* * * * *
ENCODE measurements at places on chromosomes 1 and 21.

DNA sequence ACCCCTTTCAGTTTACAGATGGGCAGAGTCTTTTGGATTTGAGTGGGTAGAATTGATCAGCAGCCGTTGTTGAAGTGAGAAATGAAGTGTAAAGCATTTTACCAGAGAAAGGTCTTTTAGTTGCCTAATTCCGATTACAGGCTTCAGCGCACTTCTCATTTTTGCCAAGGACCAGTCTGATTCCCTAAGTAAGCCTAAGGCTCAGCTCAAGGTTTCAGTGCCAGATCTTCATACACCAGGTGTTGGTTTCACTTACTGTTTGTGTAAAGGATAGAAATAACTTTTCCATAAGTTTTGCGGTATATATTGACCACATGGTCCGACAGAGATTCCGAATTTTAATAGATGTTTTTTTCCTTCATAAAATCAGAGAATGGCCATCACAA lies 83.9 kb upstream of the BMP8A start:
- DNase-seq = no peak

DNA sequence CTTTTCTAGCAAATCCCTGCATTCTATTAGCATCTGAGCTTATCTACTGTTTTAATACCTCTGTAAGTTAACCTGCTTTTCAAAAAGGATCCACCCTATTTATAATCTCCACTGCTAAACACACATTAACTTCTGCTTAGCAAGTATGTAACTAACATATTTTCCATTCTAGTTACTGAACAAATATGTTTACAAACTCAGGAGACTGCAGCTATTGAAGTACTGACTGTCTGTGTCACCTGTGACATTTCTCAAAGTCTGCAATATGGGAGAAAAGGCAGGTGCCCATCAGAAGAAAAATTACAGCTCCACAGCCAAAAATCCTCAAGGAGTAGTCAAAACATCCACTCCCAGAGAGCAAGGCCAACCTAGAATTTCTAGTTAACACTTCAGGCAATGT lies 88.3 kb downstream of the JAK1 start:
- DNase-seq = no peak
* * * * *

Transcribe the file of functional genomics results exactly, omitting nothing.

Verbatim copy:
ENCODE measurements at places on chromosomes 1 and 21.

DNA sequence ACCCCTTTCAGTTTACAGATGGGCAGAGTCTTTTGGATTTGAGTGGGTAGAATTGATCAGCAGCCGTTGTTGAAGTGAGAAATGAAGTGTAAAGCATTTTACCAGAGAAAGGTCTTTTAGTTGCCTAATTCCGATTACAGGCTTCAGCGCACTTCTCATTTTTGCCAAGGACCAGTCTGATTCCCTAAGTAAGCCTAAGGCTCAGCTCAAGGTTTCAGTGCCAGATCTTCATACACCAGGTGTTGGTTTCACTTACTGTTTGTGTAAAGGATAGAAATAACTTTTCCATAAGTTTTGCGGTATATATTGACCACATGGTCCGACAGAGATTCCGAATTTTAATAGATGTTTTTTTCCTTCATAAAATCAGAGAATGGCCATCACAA lies 83.9 kb upstream of the BMP8A start:
- DNase-seq = no peak

DNA sequence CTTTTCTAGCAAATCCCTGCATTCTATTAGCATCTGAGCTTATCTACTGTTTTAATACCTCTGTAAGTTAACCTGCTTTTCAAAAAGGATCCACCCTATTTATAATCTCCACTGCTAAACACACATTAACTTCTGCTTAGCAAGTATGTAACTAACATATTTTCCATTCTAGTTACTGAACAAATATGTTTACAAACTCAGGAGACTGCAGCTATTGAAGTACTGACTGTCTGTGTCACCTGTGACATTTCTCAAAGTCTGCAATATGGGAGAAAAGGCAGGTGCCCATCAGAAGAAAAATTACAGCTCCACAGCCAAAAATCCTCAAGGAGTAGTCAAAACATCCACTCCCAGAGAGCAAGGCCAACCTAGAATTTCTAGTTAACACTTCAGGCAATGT lies 88.3 kb downstream of the JAK1 start:
- DNase-seq = no peak